The court conducted a habeas trial on January 27, 2014. The petitioner called four witnesses: Attorney Richard Rubino, the trial prosecutor; Bausch; the petitioner; and Attorney Christopher Duby, the petitioner’s expert witness. The respondent, the Commissioner of Correction, did not call any witnesses.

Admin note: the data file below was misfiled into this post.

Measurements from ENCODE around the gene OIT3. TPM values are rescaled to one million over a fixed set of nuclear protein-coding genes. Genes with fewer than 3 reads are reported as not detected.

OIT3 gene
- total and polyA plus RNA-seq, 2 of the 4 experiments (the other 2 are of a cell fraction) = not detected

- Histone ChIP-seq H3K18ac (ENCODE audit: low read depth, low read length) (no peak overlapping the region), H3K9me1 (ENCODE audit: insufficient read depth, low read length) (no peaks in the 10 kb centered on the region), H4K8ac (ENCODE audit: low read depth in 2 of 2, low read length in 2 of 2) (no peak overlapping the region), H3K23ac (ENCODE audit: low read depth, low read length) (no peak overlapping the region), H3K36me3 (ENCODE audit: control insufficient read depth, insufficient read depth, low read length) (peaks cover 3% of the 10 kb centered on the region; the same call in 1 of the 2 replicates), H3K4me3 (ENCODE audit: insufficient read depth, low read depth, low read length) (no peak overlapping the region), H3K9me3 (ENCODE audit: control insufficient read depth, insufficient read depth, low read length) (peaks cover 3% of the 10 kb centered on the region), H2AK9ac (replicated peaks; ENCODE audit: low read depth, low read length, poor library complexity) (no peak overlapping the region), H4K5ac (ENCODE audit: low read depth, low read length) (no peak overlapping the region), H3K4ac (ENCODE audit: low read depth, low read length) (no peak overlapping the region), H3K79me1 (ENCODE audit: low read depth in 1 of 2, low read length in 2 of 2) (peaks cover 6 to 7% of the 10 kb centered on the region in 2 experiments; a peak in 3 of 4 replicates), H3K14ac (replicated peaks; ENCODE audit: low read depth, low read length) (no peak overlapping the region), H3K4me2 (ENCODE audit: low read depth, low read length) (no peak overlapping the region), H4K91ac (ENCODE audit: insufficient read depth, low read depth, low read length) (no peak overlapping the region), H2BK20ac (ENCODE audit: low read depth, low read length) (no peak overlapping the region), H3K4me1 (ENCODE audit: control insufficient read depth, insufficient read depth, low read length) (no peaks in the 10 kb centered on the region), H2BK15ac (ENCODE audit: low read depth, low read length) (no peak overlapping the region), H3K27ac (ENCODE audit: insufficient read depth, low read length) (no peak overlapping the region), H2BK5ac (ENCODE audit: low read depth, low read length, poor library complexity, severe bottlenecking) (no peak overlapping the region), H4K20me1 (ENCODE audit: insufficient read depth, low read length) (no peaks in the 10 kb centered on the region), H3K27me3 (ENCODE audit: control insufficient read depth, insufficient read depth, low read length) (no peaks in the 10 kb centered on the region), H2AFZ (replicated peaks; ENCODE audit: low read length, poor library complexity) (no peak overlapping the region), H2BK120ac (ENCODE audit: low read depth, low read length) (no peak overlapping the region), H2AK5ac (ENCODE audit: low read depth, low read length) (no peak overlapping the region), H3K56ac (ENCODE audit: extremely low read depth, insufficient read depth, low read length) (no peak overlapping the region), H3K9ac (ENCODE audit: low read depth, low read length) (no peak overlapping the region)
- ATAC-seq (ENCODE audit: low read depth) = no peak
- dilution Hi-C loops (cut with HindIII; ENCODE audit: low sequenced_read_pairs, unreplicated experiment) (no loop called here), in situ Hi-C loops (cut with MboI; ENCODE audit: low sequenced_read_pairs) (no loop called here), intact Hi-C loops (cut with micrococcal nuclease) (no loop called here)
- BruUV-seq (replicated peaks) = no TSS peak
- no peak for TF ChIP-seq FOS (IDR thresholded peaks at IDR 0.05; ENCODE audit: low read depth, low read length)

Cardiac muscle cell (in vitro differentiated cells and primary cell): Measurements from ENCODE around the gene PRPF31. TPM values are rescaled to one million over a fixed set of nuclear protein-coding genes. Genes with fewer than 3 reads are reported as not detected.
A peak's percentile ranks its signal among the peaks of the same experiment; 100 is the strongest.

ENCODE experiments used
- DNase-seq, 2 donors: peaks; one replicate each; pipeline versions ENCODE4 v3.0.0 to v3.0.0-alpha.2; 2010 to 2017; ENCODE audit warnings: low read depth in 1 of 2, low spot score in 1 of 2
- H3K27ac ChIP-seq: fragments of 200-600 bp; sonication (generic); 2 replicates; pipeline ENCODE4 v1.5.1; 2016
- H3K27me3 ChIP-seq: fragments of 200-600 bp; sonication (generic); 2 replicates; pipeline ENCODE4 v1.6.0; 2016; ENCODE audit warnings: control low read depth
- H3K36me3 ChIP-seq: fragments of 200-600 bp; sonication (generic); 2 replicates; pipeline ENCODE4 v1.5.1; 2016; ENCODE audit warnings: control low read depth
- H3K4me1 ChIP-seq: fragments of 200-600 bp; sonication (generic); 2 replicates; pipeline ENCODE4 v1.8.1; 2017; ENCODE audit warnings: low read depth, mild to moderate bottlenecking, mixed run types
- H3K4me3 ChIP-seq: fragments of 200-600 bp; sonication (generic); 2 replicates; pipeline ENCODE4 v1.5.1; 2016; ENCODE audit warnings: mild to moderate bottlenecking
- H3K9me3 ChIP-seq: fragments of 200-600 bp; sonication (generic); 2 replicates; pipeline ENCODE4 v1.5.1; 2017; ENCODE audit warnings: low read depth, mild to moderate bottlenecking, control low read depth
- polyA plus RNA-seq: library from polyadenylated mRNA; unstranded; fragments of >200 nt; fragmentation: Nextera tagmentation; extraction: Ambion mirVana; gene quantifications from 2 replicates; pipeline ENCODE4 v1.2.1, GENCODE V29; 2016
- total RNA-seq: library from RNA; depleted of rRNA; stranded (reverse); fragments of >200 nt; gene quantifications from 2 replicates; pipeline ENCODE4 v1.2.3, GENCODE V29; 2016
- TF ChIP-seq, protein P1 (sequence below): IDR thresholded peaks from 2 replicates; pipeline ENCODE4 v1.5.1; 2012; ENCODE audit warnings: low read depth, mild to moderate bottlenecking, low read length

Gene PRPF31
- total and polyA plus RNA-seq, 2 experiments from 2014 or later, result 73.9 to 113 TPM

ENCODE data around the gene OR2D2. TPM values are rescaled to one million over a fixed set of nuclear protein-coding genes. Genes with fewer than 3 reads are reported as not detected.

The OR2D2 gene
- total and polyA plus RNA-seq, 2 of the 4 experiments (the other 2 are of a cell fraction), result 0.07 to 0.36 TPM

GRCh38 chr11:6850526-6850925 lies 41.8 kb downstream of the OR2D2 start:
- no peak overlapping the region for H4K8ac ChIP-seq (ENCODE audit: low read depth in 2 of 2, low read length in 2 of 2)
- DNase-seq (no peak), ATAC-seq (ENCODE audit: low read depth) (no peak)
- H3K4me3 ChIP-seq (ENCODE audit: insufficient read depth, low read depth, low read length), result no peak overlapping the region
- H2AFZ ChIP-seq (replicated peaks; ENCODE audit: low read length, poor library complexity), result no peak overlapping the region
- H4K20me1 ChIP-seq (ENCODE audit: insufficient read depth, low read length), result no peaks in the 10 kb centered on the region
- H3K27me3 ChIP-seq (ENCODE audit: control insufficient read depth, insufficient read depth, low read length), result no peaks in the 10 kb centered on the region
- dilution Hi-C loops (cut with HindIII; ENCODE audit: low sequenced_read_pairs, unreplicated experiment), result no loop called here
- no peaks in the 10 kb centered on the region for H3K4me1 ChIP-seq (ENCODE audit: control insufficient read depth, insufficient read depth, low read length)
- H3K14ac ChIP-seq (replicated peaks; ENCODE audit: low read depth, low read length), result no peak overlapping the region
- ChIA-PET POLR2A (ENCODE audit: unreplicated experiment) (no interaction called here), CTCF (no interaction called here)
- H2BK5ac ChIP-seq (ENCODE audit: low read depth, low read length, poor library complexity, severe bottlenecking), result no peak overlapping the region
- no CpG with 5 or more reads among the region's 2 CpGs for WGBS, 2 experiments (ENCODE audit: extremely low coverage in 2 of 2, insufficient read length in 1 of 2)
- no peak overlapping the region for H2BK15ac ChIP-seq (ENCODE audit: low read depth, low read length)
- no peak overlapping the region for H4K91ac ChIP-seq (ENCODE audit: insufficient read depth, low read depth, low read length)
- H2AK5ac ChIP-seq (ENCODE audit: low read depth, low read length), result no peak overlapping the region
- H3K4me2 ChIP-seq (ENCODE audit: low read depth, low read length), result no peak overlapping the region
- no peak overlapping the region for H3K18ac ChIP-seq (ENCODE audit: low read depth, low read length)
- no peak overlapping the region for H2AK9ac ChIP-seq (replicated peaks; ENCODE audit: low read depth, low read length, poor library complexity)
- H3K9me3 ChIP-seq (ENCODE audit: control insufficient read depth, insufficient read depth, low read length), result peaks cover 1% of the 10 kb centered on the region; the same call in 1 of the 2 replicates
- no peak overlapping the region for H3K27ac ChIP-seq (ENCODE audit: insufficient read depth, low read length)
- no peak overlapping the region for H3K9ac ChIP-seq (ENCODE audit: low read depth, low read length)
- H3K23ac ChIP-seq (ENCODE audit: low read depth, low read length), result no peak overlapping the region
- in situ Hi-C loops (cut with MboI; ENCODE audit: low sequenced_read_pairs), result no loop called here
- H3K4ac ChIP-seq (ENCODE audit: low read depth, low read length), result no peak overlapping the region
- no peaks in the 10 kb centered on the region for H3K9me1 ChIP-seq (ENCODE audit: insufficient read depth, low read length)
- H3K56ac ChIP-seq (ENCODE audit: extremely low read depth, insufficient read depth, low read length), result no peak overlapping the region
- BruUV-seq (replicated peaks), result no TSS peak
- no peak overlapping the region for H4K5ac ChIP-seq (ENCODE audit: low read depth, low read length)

The court first heard from Rubino. He testified that the state had a very strong case against the petitioner. As an example, he indicated that the surveillance video of the robbery showed one of the suspects wearing sneakers with a very distinctive yellow zigzag design on the heel, and that that same design was on the sneakers that the petitioner was wearing at the time he was arrested. Due to the strong case against the petitioner and his past criminal record, which included prior convictions for manslaughter in the first degree and several other robberies, including a federal bank robbery, [3] the state offered the petitioner a plea deal of twenty years to serve. According to Rubino, this was the only offer that was made by the state, although he did speculate that Judge Gold, who handled the pretrial proceedings in this matter, would have allowed the petitioner to argue for somewhere between fifteen and twenty years, as that was ‘‘normally how he proceeded back then.’’ He recalled that Bausch had sought a deal of six years, which was something Rubino claimed was ‘‘never going to be considered’’ either by the state or the court. Rubino testified that after the twenty year offer was rejected, no further attempts to reach a plea deal were made because ‘‘this was one of those cases [that] . . . was going to trial.’’ He stated in response to a question by the habeas court that it was highly unlikely that he would have offered anything less than twenty years given the severity of the petitioner’s record, nor was it likely that the trial court would have accepted any deal that did not include substantial jail time.